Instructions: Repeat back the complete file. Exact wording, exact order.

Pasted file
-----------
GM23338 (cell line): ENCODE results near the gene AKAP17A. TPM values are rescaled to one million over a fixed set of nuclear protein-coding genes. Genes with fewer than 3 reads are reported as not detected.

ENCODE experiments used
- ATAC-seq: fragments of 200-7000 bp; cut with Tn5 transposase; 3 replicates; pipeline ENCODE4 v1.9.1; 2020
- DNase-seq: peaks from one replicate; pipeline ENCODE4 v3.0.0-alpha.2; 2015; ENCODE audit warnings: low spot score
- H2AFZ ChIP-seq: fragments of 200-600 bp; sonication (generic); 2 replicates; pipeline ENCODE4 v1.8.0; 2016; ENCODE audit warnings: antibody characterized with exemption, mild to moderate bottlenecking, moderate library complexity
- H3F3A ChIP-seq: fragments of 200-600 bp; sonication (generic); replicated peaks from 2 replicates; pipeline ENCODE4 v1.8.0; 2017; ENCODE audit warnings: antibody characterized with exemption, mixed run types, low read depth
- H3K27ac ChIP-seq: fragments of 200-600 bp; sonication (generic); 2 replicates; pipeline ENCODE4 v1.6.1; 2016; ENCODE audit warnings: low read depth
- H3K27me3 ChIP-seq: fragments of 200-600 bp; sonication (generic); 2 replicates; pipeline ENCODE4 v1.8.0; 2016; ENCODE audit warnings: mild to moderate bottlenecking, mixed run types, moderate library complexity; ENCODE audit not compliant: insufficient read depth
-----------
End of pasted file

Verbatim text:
GM23338 (cell line): ENCODE results near the gene AKAP17A. TPM values are rescaled to one million over a fixed set of nuclear protein-coding genes. Genes with fewer than 3 reads are reported as not detected.

ENCODE experiments used
- ATAC-seq: fragments of 200-7000 bp; cut with Tn5 transposase; 3 replicates; pipeline ENCODE4 v1.9.1; 2020
- DNase-seq: peaks from one replicate; pipeline ENCODE4 v3.0.0-alpha.2; 2015; ENCODE audit warnings: low spot score
- H2AFZ ChIP-seq: fragments of 200-600 bp; sonication (generic); 2 replicates; pipeline ENCODE4 v1.8.0; 2016; ENCODE audit warnings: antibody characterized with exemption, mild to moderate bottlenecking, moderate library complexity
- H3F3A ChIP-seq: fragments of 200-600 bp; sonication (generic); replicated peaks from 2 replicates; pipeline ENCODE4 v1.8.0; 2017; ENCODE audit warnings: antibody characterized with exemption, mixed run types, low read depth
- H3K27ac ChIP-seq: fragments of 200-600 bp; sonication (generic); 2 replicates; pipeline ENCODE4 v1.6.1; 2016; ENCODE audit warnings: low read depth
- H3K27me3 ChIP-seq: fragments of 200-600 bp; sonication (generic); 2 replicates; pipeline ENCODE4 v1.8.0; 2016; ENCODE audit warnings: mild to moderate bottlenecking, mixed run types, moderate library complexity; ENCODE audit not compliant: insufficient read depth